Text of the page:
A wide range of abiotic variables are thought to influence the habitat use of coastal sharks (reviewed in [11]). For example, water temperature [14], depth [15], salinity [3, 16], turbidity [17] and dissolved oxygen concentration (DO; [18, 19]) have been identified as important factors for multiple species. Influences of abiotic variables may be dictated by a species’ physiological requirements [11]. For example, ectothermic sharks are hypothesised to use behavioural thermoregulation to optimise energetic uptake and expenditure (reviewed in [20]), and avoid lethal temperatures [21]. Coastal sharks may also occupy particular salinities to reduce the metabolic demands of osmoregulation [3], although their salinity preferences can change with age [2224]. Thus a range of factors, including physiology, age and other biotic variables are likely to shape how abiotic conditions influence a species.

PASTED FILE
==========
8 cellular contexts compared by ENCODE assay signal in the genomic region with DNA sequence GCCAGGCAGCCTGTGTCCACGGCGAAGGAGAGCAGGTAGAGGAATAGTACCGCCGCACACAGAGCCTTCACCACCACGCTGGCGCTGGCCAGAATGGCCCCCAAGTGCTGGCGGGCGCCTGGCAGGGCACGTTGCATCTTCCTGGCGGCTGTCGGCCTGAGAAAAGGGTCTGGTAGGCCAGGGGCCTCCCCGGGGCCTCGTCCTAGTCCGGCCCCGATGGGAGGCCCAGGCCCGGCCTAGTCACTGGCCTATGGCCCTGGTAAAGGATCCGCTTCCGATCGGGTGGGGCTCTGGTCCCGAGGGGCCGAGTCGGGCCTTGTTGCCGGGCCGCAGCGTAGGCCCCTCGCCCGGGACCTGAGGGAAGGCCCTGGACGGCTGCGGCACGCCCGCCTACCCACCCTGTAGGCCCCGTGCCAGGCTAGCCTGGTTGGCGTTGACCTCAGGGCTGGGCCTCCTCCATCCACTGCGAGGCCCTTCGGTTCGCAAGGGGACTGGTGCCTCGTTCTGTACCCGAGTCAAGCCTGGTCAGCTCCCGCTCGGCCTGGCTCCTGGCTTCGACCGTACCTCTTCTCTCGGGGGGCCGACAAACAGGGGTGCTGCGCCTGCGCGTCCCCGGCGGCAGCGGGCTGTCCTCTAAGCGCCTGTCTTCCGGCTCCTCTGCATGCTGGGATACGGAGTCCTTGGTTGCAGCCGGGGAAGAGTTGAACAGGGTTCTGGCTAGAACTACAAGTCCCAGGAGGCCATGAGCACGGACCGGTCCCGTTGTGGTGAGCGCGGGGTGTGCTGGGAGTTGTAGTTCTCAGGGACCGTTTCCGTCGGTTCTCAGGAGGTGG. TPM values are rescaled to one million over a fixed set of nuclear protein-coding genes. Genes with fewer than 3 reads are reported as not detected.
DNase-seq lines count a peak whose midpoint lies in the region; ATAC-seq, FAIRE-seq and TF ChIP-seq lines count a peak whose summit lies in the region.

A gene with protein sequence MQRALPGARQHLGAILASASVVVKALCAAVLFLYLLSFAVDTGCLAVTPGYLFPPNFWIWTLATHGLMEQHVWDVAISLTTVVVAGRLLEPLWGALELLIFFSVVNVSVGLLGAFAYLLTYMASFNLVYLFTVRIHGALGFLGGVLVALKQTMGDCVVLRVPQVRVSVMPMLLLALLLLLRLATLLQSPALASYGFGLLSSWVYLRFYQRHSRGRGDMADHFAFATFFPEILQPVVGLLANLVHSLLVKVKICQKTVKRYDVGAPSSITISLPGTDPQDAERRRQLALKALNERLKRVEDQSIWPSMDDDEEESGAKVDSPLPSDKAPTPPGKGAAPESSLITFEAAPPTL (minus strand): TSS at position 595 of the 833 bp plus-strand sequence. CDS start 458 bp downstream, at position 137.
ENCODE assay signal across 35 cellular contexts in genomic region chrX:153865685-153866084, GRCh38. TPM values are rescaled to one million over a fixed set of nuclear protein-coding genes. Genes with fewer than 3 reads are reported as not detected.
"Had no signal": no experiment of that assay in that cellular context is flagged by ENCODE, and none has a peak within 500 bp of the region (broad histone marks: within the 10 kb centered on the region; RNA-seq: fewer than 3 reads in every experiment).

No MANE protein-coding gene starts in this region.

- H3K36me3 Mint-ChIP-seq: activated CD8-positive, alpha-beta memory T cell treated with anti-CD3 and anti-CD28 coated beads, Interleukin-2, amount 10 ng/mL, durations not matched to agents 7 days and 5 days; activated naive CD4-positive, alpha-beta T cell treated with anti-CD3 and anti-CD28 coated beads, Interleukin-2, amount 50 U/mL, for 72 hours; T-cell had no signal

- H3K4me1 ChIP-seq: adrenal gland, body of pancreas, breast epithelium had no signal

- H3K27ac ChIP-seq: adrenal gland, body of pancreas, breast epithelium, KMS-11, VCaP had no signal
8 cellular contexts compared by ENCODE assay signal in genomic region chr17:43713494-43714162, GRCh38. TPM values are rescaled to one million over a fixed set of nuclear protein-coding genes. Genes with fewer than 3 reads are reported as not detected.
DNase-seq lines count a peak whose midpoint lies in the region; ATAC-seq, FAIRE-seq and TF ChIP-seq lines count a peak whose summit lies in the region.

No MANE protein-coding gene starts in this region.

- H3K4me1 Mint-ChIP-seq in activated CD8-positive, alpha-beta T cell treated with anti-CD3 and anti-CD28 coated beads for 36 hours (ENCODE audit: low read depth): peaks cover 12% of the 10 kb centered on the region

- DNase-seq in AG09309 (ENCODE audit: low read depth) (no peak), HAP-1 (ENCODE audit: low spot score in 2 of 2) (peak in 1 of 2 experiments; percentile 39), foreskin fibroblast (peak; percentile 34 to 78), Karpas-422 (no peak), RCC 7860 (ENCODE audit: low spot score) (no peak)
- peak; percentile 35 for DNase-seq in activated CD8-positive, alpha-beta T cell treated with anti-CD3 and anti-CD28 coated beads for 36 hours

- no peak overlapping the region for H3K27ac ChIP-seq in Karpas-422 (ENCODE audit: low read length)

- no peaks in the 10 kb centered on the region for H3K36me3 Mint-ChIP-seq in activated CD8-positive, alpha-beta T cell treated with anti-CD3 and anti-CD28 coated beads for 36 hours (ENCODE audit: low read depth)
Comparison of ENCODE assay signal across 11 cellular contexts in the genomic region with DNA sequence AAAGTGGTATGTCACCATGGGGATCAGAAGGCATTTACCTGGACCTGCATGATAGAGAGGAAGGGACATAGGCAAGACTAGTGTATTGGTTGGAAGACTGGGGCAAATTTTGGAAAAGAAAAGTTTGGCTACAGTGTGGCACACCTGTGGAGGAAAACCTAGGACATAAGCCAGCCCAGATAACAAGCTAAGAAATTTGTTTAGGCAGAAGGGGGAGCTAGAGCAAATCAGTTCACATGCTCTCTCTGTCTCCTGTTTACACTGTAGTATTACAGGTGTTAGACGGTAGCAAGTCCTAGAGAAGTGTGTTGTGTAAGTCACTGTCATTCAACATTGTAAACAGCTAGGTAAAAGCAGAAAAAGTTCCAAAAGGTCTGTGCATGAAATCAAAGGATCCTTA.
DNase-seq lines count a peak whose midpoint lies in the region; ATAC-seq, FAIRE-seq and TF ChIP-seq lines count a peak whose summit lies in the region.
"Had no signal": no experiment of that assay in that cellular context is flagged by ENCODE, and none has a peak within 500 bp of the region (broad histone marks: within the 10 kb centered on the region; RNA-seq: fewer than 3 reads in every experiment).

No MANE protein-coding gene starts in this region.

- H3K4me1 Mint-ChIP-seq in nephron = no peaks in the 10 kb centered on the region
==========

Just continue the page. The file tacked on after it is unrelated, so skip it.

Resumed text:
Biotic variables are widely cited as determinants of habitat selection by sharks [2527]. For example, predation risk was implicated in the habitat use and aggregation of juvenile lemon sharks Negaprion brevirostris within a subtropical mangrove-inlet [28]. Shark abundance has also been linked with the abundance of potential teleost prey, albeit over broad spatial scales [26]. In addition, biotic ecosystem features such as mangroves and seagrass beds may provide multiple benefits including abundant prey and refuge from predators [29, 30]. Relationships between sympatric young sharks, and other life-history stages, may also influence habitat use. Competition for limited resources may necessitate inter- or intraspecific partitioning of space and food resources [29, 31]. Conversely, aggregation behaviour may reduce susceptibility to predation. For example, schooling fish benefit from the dilution of predation risk [32], and therefore young sharks may derive similar benefits by having similar spatio-temporal occurrences and habitat use patterns [3335]. A variety of biotic factors are important for the habitat use of coastal sharks including varied trade-offs between predation risk and energetic requirements.